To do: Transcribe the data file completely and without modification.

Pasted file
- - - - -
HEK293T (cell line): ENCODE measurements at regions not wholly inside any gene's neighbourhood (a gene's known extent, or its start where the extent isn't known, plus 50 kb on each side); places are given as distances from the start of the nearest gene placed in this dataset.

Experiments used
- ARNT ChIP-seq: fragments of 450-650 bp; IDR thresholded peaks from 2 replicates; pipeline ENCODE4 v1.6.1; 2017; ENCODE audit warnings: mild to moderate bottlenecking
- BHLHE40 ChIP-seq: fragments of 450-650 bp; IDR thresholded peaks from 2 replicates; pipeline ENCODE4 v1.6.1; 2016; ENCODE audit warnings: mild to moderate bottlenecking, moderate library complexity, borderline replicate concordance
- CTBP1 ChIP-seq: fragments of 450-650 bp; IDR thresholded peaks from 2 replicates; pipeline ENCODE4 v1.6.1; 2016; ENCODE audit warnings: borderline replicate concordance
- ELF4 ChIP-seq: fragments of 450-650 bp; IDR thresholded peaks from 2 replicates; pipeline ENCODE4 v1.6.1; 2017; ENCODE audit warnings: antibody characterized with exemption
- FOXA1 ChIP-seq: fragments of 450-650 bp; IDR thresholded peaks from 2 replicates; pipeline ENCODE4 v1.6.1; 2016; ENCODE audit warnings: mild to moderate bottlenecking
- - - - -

HEK293T (cell line): ENCODE measurements at regions not wholly inside any gene's neighbourhood (a gene's known extent, or its start where the extent isn't known, plus 50 kb on each side); places are given as distances from the start of the nearest gene placed in this dataset.

Experiments used
- ARNT ChIP-seq: fragments of 450-650 bp; IDR thresholded peaks from 2 replicates; pipeline ENCODE4 v1.6.1; 2017; ENCODE audit warnings: mild to moderate bottlenecking
- BHLHE40 ChIP-seq: fragments of 450-650 bp; IDR thresholded peaks from 2 replicates; pipeline ENCODE4 v1.6.1; 2016; ENCODE audit warnings: mild to moderate bottlenecking, moderate library complexity, borderline replicate concordance
- CTBP1 ChIP-seq: fragments of 450-650 bp; IDR thresholded peaks from 2 replicates; pipeline ENCODE4 v1.6.1; 2016; ENCODE audit warnings: borderline replicate concordance
- ELF4 ChIP-seq: fragments of 450-650 bp; IDR thresholded peaks from 2 replicates; pipeline ENCODE4 v1.6.1; 2017; ENCODE audit warnings: antibody characterized with exemption
- FOXA1 ChIP-seq: fragments of 450-650 bp; IDR thresholded peaks from 2 replicates; pipeline ENCODE4 v1.6.1; 2016; ENCODE audit warnings: mild to moderate bottlenecking